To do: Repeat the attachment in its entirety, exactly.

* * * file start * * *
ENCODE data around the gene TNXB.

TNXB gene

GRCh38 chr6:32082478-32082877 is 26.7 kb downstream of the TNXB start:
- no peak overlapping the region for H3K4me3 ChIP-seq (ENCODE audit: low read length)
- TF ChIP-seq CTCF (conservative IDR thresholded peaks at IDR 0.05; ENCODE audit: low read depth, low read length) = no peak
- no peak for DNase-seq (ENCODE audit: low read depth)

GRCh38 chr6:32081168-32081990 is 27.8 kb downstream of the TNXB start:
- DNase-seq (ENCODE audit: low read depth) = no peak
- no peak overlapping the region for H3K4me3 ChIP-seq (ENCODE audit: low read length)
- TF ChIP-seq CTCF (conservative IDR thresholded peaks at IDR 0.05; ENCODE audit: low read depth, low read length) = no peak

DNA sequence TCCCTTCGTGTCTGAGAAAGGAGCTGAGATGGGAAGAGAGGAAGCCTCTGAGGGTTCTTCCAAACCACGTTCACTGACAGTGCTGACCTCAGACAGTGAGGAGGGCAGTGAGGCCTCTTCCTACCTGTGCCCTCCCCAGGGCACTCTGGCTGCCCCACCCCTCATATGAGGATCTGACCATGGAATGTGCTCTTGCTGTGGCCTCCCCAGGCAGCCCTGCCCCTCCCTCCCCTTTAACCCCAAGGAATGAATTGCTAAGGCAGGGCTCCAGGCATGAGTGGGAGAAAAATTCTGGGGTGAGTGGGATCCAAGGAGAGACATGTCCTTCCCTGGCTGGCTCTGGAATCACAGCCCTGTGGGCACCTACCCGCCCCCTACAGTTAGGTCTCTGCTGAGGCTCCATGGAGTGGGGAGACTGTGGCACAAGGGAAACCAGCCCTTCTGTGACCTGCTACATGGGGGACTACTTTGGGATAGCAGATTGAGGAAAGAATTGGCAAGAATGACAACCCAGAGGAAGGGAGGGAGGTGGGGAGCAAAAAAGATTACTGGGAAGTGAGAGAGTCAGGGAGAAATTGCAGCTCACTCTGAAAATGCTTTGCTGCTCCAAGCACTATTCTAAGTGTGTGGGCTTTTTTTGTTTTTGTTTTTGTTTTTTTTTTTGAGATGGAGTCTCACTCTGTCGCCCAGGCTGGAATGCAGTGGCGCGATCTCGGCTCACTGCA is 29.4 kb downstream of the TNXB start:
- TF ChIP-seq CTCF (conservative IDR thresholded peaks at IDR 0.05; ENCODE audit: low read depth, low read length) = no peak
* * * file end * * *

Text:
ENCODE data around the gene TNXB.

TNXB gene

GRCh38 chr6:32082478-32082877 is 26.7 kb downstream of the TNXB start:
- no peak overlapping the region for H3K4me3 ChIP-seq (ENCODE audit: low read length)
- TF ChIP-seq CTCF (conservative IDR thresholded peaks at IDR 0.05; ENCODE audit: low read depth, low read length) = no peak
- no peak for DNase-seq (ENCODE audit: low read depth)

GRCh38 chr6:32081168-32081990 is 27.8 kb downstream of the TNXB start:
- DNase-seq (ENCODE audit: low read depth) = no peak
- no peak overlapping the region for H3K4me3 ChIP-seq (ENCODE audit: low read length)
- TF ChIP-seq CTCF (conservative IDR thresholded peaks at IDR 0.05; ENCODE audit: low read depth, low read length) = no peak

DNA sequence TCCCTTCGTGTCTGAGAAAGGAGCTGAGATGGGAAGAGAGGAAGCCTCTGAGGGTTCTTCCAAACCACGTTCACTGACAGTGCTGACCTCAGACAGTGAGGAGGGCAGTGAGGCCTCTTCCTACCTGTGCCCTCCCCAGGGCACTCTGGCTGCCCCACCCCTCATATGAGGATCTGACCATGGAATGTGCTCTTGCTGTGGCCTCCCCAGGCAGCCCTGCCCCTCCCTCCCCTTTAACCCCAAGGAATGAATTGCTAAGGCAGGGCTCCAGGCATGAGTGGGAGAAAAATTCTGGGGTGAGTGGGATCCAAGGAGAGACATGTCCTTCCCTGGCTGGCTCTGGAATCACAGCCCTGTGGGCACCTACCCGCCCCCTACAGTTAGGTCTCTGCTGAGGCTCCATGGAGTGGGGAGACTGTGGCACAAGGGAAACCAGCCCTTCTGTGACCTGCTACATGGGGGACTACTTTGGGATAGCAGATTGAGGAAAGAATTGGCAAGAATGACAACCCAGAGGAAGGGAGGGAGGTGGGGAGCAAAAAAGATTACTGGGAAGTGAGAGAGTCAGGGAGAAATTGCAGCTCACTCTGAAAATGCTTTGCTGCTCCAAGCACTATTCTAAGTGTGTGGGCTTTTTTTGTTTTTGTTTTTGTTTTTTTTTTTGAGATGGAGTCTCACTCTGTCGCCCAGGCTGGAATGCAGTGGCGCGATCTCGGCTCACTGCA is 29.4 kb downstream of the TNXB start:
- TF ChIP-seq CTCF (conservative IDR thresholded peaks at IDR 0.05; ENCODE audit: low read depth, low read length) = no peak